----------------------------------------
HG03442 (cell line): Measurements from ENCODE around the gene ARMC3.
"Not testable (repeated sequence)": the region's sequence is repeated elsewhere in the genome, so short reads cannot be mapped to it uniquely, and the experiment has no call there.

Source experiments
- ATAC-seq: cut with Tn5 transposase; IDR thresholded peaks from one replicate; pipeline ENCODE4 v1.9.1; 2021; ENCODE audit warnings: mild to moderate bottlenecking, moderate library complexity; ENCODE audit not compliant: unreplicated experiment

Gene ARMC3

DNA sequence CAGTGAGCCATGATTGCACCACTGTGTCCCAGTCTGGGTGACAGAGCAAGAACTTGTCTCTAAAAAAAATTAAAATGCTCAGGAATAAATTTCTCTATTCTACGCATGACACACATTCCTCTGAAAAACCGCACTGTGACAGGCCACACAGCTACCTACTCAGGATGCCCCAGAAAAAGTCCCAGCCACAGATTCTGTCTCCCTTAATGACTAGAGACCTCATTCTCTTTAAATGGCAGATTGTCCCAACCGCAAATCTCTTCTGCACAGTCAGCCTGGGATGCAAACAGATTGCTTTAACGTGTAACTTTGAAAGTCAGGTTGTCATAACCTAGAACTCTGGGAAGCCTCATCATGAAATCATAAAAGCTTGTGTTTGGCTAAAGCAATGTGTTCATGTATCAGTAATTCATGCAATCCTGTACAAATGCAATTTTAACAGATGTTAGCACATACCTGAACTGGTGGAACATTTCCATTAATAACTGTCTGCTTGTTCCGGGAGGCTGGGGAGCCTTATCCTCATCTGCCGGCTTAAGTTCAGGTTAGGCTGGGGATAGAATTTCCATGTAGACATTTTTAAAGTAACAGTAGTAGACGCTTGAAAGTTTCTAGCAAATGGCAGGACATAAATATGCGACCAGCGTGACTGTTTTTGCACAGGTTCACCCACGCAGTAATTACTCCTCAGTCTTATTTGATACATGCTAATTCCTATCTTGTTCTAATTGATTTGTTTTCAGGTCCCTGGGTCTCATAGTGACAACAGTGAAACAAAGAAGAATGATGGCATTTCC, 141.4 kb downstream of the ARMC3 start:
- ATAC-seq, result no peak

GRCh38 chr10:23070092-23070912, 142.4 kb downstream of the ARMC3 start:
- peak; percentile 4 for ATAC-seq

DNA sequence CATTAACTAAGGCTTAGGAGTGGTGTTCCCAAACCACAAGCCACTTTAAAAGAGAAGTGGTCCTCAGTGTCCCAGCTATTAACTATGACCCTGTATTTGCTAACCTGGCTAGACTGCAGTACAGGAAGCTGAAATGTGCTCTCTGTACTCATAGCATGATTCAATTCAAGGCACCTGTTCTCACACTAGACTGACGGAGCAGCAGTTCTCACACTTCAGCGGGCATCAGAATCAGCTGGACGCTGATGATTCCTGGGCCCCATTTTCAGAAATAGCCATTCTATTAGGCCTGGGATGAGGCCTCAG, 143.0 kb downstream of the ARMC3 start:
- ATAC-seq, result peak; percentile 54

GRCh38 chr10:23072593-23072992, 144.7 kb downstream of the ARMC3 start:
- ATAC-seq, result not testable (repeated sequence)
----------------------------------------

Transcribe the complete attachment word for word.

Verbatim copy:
HG03442 (cell line): Measurements from ENCODE around the gene ARMC3.
"Not testable (repeated sequence)": the region's sequence is repeated elsewhere in the genome, so short reads cannot be mapped to it uniquely, and the experiment has no call there.

Source experiments
- ATAC-seq: cut with Tn5 transposase; IDR thresholded peaks from one replicate; pipeline ENCODE4 v1.9.1; 2021; ENCODE audit warnings: mild to moderate bottlenecking, moderate library complexity; ENCODE audit not compliant: unreplicated experiment

Gene ARMC3

DNA sequence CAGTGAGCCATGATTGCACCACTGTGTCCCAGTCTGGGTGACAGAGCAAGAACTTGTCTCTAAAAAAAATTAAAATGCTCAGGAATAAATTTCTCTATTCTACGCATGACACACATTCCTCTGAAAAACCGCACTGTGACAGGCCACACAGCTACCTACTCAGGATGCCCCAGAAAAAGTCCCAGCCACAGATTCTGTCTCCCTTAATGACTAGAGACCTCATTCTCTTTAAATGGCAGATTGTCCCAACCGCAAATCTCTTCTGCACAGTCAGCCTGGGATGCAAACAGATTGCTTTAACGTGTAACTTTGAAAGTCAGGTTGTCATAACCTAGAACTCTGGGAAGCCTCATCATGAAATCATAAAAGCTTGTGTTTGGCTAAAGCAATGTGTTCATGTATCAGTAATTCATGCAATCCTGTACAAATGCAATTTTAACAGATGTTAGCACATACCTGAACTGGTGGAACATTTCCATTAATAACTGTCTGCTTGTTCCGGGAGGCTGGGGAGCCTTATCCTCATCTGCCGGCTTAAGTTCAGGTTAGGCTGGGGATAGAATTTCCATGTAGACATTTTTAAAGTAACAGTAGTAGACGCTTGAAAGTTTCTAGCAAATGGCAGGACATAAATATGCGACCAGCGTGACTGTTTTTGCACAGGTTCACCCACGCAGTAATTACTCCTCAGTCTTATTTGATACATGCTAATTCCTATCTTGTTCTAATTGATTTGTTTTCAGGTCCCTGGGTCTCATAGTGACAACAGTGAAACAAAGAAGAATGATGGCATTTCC, 141.4 kb downstream of the ARMC3 start:
- ATAC-seq, result no peak

GRCh38 chr10:23070092-23070912, 142.4 kb downstream of the ARMC3 start:
- peak; percentile 4 for ATAC-seq

DNA sequence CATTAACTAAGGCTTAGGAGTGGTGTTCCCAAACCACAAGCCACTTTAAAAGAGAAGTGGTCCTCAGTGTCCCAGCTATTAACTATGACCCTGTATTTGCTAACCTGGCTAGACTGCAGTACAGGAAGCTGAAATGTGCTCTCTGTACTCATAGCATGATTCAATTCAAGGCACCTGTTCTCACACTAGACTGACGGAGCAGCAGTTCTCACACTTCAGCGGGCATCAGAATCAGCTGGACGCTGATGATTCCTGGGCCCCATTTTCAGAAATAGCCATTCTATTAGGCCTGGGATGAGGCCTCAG, 143.0 kb downstream of the ARMC3 start:
- ATAC-seq, result peak; percentile 54

GRCh38 chr10:23072593-23072992, 144.7 kb downstream of the ARMC3 start:
- ATAC-seq, result not testable (repeated sequence)